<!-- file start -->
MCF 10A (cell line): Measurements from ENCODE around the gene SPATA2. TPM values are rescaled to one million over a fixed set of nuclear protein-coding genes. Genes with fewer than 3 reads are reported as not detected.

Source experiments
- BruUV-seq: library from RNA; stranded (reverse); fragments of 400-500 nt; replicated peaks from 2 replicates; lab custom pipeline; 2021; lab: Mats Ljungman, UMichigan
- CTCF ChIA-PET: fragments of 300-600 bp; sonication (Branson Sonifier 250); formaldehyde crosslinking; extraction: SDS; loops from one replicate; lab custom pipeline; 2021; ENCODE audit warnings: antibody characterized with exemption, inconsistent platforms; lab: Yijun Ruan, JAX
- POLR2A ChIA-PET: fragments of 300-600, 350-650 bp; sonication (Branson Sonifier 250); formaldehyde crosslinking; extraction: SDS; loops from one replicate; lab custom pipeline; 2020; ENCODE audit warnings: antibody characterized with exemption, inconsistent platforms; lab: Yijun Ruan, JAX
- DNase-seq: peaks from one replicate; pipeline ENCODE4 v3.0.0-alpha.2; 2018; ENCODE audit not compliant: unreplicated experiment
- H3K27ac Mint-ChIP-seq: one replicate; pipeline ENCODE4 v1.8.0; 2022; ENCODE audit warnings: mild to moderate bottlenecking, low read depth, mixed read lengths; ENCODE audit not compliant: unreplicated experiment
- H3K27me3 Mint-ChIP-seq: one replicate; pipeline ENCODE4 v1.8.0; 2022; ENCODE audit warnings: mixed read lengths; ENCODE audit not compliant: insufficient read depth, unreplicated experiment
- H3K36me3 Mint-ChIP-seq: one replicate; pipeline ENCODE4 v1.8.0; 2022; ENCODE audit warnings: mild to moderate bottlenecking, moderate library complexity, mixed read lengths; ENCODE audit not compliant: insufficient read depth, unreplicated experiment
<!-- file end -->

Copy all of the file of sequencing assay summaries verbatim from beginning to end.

MCF 10A (cell line): Measurements from ENCODE around the gene SPATA2. TPM values are rescaled to one million over a fixed set of nuclear protein-coding genes. Genes with fewer than 3 reads are reported as not detected.

Source experiments
- BruUV-seq: library from RNA; stranded (reverse); fragments of 400-500 nt; replicated peaks from 2 replicates; lab custom pipeline; 2021; lab: Mats Ljungman, UMichigan
- CTCF ChIA-PET: fragments of 300-600 bp; sonication (Branson Sonifier 250); formaldehyde crosslinking; extraction: SDS; loops from one replicate; lab custom pipeline; 2021; ENCODE audit warnings: antibody characterized with exemption, inconsistent platforms; lab: Yijun Ruan, JAX
- POLR2A ChIA-PET: fragments of 300-600, 350-650 bp; sonication (Branson Sonifier 250); formaldehyde crosslinking; extraction: SDS; loops from one replicate; lab custom pipeline; 2020; ENCODE audit warnings: antibody characterized with exemption, inconsistent platforms; lab: Yijun Ruan, JAX
- DNase-seq: peaks from one replicate; pipeline ENCODE4 v3.0.0-alpha.2; 2018; ENCODE audit not compliant: unreplicated experiment
- H3K27ac Mint-ChIP-seq: one replicate; pipeline ENCODE4 v1.8.0; 2022; ENCODE audit warnings: mild to moderate bottlenecking, low read depth, mixed read lengths; ENCODE audit not compliant: unreplicated experiment
- H3K27me3 Mint-ChIP-seq: one replicate; pipeline ENCODE4 v1.8.0; 2022; ENCODE audit warnings: mixed read lengths; ENCODE audit not compliant: insufficient read depth, unreplicated experiment
- H3K36me3 Mint-ChIP-seq: one replicate; pipeline ENCODE4 v1.8.0; 2022; ENCODE audit warnings: mild to moderate bottlenecking, moderate library complexity, mixed read lengths; ENCODE audit not compliant: insufficient read depth, unreplicated experiment